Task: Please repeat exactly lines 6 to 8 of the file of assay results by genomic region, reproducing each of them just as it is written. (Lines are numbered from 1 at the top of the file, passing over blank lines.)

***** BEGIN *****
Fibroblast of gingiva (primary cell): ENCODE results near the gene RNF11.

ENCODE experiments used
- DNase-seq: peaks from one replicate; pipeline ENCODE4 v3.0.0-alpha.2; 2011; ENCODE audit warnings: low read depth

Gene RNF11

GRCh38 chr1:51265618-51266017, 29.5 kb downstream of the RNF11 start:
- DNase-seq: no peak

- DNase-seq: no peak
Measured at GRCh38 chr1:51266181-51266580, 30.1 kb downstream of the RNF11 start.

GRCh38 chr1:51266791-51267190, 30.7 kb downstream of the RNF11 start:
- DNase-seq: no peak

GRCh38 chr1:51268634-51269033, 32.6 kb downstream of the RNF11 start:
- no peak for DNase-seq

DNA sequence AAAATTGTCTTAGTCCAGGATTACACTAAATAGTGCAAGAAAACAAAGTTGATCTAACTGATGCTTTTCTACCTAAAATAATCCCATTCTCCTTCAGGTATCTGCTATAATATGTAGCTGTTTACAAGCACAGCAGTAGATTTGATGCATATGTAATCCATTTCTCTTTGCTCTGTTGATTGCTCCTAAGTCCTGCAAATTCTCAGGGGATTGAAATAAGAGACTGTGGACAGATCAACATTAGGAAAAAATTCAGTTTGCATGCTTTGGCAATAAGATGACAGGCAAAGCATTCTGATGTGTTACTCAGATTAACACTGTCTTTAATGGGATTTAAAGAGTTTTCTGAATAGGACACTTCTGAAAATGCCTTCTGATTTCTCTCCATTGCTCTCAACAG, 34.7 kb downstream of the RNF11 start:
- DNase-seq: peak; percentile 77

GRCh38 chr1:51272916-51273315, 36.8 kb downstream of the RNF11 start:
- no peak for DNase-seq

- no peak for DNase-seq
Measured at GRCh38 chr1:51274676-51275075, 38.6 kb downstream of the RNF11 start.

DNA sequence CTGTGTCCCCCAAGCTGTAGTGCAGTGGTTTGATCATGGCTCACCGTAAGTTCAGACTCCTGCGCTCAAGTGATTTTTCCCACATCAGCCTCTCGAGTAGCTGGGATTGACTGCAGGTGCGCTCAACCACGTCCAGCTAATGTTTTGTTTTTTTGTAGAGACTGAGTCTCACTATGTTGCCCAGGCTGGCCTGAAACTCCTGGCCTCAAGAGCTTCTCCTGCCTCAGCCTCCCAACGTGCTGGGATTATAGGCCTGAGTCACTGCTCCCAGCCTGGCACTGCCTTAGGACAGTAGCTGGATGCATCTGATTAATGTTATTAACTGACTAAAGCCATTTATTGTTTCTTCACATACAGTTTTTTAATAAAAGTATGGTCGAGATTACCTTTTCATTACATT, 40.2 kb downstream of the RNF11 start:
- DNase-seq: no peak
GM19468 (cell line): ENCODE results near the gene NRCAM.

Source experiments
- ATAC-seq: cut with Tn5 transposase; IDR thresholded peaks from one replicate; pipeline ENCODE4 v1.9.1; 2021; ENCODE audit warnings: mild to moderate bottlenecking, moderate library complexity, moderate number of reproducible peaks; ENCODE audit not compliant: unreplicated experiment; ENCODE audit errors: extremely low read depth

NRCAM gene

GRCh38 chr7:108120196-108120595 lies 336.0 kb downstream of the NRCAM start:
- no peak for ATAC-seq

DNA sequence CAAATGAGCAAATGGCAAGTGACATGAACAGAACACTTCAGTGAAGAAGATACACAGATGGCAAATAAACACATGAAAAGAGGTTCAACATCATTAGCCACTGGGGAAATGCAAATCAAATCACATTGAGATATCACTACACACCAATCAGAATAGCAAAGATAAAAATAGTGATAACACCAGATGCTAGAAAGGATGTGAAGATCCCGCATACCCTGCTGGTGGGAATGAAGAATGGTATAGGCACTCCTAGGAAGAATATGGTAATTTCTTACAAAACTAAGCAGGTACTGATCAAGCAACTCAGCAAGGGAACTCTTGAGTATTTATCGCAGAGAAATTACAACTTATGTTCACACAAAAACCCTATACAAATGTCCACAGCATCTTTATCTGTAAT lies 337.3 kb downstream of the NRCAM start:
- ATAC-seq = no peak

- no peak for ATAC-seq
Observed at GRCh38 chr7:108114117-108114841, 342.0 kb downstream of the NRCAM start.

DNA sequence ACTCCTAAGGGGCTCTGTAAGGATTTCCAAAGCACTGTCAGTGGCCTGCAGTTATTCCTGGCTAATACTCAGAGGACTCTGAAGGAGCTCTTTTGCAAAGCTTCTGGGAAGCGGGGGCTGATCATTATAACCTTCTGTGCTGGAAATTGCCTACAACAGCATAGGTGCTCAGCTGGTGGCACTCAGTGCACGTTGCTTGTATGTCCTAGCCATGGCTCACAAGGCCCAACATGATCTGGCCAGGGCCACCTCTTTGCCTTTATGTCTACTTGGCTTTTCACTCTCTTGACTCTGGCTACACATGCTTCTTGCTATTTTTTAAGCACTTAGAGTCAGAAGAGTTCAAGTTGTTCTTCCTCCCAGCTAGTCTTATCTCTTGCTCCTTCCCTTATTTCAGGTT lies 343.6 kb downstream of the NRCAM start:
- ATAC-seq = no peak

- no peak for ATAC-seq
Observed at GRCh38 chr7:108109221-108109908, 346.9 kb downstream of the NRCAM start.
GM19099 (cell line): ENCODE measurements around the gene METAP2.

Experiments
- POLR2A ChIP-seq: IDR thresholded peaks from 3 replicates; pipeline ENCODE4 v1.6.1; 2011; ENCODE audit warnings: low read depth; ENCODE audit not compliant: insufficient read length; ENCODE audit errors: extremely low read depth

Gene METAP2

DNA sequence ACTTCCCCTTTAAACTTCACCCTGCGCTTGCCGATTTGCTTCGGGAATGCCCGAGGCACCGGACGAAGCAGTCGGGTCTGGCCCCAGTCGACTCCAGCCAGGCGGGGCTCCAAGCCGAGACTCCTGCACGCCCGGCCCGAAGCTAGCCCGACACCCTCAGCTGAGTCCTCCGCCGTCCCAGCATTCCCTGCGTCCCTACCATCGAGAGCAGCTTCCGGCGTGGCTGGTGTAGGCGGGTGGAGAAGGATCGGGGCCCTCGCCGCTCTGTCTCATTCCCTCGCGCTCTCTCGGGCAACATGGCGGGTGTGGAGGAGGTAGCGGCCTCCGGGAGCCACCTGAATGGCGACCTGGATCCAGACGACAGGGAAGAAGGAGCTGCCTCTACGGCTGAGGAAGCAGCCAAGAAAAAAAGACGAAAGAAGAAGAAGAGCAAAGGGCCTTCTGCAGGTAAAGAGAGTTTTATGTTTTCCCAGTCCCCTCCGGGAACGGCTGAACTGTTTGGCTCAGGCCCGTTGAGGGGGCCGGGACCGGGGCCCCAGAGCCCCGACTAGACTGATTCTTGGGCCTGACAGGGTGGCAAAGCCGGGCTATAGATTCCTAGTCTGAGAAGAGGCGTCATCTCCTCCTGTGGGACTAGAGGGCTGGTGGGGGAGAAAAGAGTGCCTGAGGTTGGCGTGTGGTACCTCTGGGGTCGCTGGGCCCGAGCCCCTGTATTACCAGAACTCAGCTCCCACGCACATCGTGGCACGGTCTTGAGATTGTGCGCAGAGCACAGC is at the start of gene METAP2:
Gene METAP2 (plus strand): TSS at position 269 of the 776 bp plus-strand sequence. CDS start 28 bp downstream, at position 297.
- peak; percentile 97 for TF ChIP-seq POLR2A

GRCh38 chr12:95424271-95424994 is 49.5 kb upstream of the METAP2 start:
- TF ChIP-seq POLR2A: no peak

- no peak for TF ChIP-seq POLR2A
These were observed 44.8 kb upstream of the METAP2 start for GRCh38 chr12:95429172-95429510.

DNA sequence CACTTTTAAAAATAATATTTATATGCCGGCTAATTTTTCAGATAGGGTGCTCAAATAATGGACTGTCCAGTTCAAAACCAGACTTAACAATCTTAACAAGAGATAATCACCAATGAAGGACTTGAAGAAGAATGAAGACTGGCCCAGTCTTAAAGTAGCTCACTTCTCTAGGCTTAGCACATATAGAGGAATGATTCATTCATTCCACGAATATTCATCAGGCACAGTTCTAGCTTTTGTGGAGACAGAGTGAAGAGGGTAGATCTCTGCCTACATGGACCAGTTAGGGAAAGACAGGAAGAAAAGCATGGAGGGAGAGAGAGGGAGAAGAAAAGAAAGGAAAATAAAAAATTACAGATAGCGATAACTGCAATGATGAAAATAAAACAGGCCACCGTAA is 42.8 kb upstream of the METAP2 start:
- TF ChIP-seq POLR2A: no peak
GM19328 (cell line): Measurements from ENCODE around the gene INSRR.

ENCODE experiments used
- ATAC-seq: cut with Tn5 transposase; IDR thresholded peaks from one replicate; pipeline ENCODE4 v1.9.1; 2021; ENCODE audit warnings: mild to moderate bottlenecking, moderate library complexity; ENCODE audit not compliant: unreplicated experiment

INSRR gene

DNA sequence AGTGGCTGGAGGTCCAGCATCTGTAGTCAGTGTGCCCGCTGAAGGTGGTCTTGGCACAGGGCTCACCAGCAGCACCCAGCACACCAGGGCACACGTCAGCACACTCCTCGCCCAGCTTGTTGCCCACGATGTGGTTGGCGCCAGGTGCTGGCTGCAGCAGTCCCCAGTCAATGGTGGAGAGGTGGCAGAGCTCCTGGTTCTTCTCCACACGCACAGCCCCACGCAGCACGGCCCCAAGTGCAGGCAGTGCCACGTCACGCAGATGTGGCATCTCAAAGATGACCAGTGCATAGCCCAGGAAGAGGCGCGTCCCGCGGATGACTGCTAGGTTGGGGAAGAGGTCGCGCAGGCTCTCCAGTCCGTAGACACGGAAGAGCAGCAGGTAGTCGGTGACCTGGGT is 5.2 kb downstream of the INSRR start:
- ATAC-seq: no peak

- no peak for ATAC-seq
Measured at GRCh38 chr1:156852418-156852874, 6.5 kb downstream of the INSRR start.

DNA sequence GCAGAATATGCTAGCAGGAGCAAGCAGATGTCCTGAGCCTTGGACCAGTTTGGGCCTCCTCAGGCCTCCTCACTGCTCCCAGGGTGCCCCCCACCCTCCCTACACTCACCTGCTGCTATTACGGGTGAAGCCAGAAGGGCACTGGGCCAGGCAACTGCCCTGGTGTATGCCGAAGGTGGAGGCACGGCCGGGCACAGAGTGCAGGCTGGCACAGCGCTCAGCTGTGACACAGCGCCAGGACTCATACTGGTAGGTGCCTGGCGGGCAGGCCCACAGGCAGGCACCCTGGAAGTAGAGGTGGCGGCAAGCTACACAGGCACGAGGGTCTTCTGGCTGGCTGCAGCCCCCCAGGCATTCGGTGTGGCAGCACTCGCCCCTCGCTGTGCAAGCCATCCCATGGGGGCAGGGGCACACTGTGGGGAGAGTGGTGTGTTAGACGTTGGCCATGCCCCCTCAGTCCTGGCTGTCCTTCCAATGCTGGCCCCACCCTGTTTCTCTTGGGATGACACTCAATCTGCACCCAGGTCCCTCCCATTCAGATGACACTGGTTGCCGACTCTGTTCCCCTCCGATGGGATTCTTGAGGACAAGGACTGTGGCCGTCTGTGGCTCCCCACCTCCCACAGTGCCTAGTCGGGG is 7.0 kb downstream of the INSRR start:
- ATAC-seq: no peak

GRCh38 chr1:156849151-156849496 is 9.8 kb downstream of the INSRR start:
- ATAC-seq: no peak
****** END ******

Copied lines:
- DNase-seq: no peak

- DNase-seq: no peak
Measured at GRCh38 chr1:51266181-51266580, 30.1 kb downstream of the RNF11 start.